According to my mail, I'm afraid my recent Intro post to the list left too
much unsaid, which I have been asked to elaborate on.
The research I referred to is being performed by a (currently)
loose-knit group known as the Autognomics Institute, a recently formed
non-profit research organization of which I am a part-time contributor.
Although I don't have the space to fully explain the science of
"Autognomics", I can address a point of recent interest from an Autognomic
point of view. I have also recently posted responses to the "Data
Selection" thread along the same lines.
The term "mental models" is often interpreted to mean internal
representations of an external world used by a living system (organism or
organization) as a basis for thought and action. To my knowledge, it
originates in a psychological paradigm that still prevails today, and has
been adopted for use by various fields such as human-computer interaction,
information sciences, artificial intelligence, and apparently by
management consultants as well. Autognomics, along with certain groups
within Artificial Intelligence (e.g., see Rod Brooks and Animats),
psychology (e.g., work often referenced back to J.J. Gibson) and biology
(e.g., the autopoiesis of Maturana and Varela) dispute (to various
degrees) the value of the mental model concept.
One problem with theories of learning and action that presume mental
models ("representationalism") is that they often have little to say about
*the process* by which such models come to exist and are modified,
particularly without requiring a "privileged" or omniscient view of the
"real" world on which a particular person's or organization's mental model
is based. Autognomics (and others), on the other hand, begin with the
presumption that there is no * objective* world to be modeled, but rather
that the system learns by "constructing" its world (not just a model),
captured in and distributed throughout the network of acts that compose
its knowledge. (hence the term "constructivism" is sometimes used).
Many of the methods and concepts that have been used to elicit
organizational "mental models" are implicitly derived from a
representational point of view. As a result, they inheret the same
difficulties, namely: the problem of choosing what to include in the
"model", and understanding how the model is modified through experience.
The *ladder of inference* which seems to be getting a lot of use
lately on the list is a good example. One problem with this ladder is
that like any other ladder, it has a top and bottom. There is no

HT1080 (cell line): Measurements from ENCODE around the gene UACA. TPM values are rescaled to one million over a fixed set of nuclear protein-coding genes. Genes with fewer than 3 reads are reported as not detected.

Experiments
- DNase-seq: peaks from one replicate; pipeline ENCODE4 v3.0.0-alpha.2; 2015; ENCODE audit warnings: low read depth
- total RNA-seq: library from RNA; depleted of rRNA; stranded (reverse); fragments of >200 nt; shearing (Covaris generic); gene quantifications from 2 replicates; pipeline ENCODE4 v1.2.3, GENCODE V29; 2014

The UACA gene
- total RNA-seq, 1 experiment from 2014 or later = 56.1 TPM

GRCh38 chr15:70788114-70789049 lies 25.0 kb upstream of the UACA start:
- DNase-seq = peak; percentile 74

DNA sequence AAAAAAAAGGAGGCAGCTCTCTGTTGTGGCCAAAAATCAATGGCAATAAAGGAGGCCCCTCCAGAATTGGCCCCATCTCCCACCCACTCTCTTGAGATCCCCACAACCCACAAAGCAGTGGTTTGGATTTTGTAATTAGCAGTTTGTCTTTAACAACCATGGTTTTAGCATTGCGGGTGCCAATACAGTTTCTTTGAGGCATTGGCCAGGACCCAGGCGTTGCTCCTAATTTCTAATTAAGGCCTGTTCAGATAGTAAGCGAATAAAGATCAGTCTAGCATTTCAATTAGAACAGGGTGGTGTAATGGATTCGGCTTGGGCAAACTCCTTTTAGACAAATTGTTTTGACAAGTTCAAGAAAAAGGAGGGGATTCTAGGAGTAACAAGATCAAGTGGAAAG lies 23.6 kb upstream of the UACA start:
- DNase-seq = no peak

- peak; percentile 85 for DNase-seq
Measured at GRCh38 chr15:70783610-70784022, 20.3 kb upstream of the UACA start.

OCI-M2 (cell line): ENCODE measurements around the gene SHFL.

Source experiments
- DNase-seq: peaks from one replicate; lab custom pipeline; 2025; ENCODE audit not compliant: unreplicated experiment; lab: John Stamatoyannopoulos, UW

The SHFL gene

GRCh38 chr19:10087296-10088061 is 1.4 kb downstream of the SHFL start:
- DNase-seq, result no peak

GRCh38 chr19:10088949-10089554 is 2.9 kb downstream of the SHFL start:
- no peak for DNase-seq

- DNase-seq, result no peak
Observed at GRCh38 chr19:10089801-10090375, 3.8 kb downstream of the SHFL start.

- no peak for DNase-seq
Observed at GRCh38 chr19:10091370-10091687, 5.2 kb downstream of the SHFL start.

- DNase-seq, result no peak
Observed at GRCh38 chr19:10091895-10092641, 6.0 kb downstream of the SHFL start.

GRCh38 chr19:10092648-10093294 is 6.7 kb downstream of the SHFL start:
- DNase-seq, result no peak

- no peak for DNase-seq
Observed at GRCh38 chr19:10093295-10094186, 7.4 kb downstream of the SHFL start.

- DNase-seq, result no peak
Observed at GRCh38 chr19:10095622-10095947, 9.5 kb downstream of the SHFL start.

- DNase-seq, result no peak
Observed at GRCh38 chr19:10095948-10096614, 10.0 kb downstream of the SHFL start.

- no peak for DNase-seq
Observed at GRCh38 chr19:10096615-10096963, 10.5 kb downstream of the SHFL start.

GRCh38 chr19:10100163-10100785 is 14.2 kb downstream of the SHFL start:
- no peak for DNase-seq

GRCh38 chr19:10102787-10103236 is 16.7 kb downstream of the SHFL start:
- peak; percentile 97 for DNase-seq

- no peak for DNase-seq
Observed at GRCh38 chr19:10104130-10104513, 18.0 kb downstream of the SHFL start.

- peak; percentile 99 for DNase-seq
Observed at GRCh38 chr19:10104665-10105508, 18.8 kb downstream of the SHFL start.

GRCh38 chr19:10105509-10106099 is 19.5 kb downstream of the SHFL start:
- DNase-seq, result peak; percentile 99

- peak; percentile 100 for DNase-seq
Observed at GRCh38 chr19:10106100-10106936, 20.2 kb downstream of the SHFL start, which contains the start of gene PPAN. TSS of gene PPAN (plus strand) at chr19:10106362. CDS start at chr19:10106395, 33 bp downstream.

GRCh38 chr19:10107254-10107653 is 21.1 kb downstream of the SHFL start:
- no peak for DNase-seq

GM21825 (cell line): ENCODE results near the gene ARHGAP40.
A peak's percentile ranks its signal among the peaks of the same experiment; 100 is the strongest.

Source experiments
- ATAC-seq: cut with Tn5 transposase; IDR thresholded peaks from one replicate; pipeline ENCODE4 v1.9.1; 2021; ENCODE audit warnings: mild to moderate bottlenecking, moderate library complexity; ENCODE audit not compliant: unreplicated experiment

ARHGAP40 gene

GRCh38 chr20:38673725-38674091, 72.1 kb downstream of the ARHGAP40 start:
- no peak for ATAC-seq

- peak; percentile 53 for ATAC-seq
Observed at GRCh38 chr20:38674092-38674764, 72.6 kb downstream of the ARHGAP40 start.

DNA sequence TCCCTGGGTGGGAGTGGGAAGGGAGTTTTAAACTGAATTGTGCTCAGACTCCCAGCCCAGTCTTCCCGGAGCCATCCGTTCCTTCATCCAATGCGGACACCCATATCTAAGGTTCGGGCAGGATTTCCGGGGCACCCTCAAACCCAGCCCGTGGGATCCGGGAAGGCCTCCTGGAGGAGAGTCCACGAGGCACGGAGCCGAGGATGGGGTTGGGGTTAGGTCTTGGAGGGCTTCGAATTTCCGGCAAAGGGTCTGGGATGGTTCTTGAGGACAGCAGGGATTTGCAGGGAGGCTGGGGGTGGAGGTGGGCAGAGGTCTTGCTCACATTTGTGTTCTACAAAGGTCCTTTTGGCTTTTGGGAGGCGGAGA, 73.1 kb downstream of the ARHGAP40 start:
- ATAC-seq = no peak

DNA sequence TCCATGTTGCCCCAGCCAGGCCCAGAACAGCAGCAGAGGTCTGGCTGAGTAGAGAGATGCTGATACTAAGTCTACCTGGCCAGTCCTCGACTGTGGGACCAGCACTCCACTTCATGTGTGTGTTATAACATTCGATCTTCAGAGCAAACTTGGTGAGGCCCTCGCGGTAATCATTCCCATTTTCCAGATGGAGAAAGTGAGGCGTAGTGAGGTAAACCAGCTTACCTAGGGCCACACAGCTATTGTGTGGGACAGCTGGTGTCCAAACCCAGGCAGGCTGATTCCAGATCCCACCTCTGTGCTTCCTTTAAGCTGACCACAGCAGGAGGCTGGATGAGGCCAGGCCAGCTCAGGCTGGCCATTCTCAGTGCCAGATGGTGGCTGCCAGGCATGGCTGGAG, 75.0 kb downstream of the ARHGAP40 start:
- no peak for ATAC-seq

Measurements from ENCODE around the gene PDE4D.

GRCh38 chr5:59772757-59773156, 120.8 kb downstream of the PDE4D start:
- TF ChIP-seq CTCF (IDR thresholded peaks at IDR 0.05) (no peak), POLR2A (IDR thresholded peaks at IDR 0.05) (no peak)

*process*. How does one know when the selected data is "enough"? What
process leads to previously unknown (i.e., unnamed) data eventually being
known and selected? While I don't think Senge proposed anything like the
ladder, I still think he may have unwittingly suggested a concept of
mental models that often leads to contradiction (or at least, lack of
synergy) with his otherwise laudable emphasis on process. While the term
"mental model" is not *necessarily* bad, it opens the door (through which
many enter) to a "realist" epistomology that never has been very
successful in explaining, let alone recognizing, the *process* by which
the "objects" it takes for granted (the "components" from which "models"
are constructed) come to exist in the mind, and how they are instantiated
and used in formulating action.
The science of Autognomics distinguishes itself within the
constructivist domain by its proposed *process* as to how learning occurs.
It is strictly anti-representational in that all knowledge (i.e., that
which is learned) is in the form of *acts*. Unlike the ladder of
inference, which begins with perception and ends with action, we propose
that there is *no* perception except as preceded by (and as a result of)
action. I suppose that if I had to give an alternative to "mental model",
I would suggest "habitual acts", both physical and intellectual. While it
may seem like a silly play on words (and nearly is when "mental model" is
used by the more insightful (IMHO) practitioners of systems thinking), it
forces one to tie knowledge to action, and undercuts any tendancy to take
certain objects/concepts as "given".
Autognomic's view of learning largely depends on the theory of
Semiosis originally proposed at the beginning of the 20th century by the
American philosopher and logician Charles S. Peirce. Semiosis, or the
sign process, describes how "signs" (which, roughly, are the objects and
concepts thought to make up mental models) are created, modified, and
potentially abandoned through use. Peircian theory is enjoying a recently
renewed interest, having been largely ignored for the better part of the
century, which I can only hope will lead to a greater interest in lines of
thinking like Autognomics.
Well, I suspect that that is far more elaboration than most on the
list care to read. I encourage anyone interested in more detail to
contact me or the Institute directly if you don't want to bother the whole
list, although I intend to hang around on the list and get in a few words
when I have the time. Since the Institute is just getting started as an
"entity", our current emphasis is on developing relationships with people
who are interested in contributing to or using the results of our
email@example.com (203) 599-3910x2291
Norm Hirst, Autognomics Institute, Mystic CT (203) 536-8585
Host's Note: I reformatted this message to 75 cols wide; wider messages
can be hard to read in some email programs.
-- Rick Karash, firstname.lastname@example.org, host for learning-org